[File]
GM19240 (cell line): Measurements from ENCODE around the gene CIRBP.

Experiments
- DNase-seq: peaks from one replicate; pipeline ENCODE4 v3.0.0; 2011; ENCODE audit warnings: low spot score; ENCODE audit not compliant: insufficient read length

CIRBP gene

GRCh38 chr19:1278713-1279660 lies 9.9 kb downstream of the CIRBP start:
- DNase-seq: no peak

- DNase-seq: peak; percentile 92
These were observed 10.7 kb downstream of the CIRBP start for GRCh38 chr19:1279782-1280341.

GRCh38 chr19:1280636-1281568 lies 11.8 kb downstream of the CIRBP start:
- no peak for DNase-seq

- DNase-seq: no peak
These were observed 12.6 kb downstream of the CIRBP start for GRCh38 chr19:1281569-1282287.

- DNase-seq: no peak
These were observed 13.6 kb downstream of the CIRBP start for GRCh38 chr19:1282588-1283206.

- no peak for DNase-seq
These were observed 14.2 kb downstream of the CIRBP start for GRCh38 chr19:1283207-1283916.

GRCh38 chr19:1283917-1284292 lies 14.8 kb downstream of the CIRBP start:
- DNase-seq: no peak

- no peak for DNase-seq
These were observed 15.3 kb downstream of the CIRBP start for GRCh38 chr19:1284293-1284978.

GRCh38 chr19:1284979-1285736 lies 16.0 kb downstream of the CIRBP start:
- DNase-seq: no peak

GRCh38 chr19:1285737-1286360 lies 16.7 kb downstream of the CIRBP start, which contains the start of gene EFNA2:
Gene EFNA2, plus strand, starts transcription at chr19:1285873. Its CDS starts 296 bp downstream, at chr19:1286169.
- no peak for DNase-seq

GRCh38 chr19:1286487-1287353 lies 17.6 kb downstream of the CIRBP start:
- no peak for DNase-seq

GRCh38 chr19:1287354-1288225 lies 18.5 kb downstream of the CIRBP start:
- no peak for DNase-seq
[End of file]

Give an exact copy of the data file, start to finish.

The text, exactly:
GM19240 (cell line): Measurements from ENCODE around the gene CIRBP.

Experiments
- DNase-seq: peaks from one replicate; pipeline ENCODE4 v3.0.0; 2011; ENCODE audit warnings: low spot score; ENCODE audit not compliant: insufficient read length

CIRBP gene

GRCh38 chr19:1278713-1279660 lies 9.9 kb downstream of the CIRBP start:
- DNase-seq: no peak

- DNase-seq: peak; percentile 92
These were observed 10.7 kb downstream of the CIRBP start for GRCh38 chr19:1279782-1280341.

GRCh38 chr19:1280636-1281568 lies 11.8 kb downstream of the CIRBP start:
- no peak for DNase-seq

- DNase-seq: no peak
These were observed 12.6 kb downstream of the CIRBP start for GRCh38 chr19:1281569-1282287.

- DNase-seq: no peak
These were observed 13.6 kb downstream of the CIRBP start for GRCh38 chr19:1282588-1283206.

- no peak for DNase-seq
These were observed 14.2 kb downstream of the CIRBP start for GRCh38 chr19:1283207-1283916.

GRCh38 chr19:1283917-1284292 lies 14.8 kb downstream of the CIRBP start:
- DNase-seq: no peak

- no peak for DNase-seq
These were observed 15.3 kb downstream of the CIRBP start for GRCh38 chr19:1284293-1284978.

GRCh38 chr19:1284979-1285736 lies 16.0 kb downstream of the CIRBP start:
- DNase-seq: no peak

GRCh38 chr19:1285737-1286360 lies 16.7 kb downstream of the CIRBP start, which contains the start of gene EFNA2:
Gene EFNA2, plus strand, starts transcription at chr19:1285873. Its CDS starts 296 bp downstream, at chr19:1286169.
- no peak for DNase-seq

GRCh38 chr19:1286487-1287353 lies 17.6 kb downstream of the CIRBP start:
- no peak for DNase-seq

GRCh38 chr19:1287354-1288225 lies 18.5 kb downstream of the CIRBP start:
- no peak for DNase-seq